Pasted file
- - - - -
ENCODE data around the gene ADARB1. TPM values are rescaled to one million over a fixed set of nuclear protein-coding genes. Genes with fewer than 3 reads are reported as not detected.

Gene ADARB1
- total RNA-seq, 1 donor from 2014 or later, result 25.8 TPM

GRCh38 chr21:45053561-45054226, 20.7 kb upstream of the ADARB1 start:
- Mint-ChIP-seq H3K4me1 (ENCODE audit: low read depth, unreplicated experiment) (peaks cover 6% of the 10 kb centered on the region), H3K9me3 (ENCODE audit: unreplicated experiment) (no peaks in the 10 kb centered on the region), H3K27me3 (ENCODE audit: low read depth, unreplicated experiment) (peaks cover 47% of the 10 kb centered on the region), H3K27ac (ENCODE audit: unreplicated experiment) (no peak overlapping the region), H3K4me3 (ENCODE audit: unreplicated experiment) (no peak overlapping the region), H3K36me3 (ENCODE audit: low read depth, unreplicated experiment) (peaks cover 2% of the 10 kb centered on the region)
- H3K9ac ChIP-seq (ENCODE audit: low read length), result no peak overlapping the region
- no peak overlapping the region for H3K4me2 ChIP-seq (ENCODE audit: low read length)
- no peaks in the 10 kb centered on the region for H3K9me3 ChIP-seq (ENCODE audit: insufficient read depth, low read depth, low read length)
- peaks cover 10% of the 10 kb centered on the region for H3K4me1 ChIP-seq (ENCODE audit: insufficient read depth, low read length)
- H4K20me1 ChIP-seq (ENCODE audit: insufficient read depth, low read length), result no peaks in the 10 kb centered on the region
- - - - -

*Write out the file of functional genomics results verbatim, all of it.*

ENCODE data around the gene ADARB1. TPM values are rescaled to one million over a fixed set of nuclear protein-coding genes. Genes with fewer than 3 reads are reported as not detected.

Gene ADARB1
- total RNA-seq, 1 donor from 2014 or later, result 25.8 TPM

GRCh38 chr21:45053561-45054226, 20.7 kb upstream of the ADARB1 start:
- Mint-ChIP-seq H3K4me1 (ENCODE audit: low read depth, unreplicated experiment) (peaks cover 6% of the 10 kb centered on the region), H3K9me3 (ENCODE audit: unreplicated experiment) (no peaks in the 10 kb centered on the region), H3K27me3 (ENCODE audit: low read depth, unreplicated experiment) (peaks cover 47% of the 10 kb centered on the region), H3K27ac (ENCODE audit: unreplicated experiment) (no peak overlapping the region), H3K4me3 (ENCODE audit: unreplicated experiment) (no peak overlapping the region), H3K36me3 (ENCODE audit: low read depth, unreplicated experiment) (peaks cover 2% of the 10 kb centered on the region)
- H3K9ac ChIP-seq (ENCODE audit: low read length), result no peak overlapping the region
- no peak overlapping the region for H3K4me2 ChIP-seq (ENCODE audit: low read length)
- no peaks in the 10 kb centered on the region for H3K9me3 ChIP-seq (ENCODE audit: insufficient read depth, low read depth, low read length)
- peaks cover 10% of the 10 kb centered on the region for H3K4me1 ChIP-seq (ENCODE audit: insufficient read depth, low read length)
- H4K20me1 ChIP-seq (ENCODE audit: insufficient read depth, low read length), result no peaks in the 10 kb centered on the region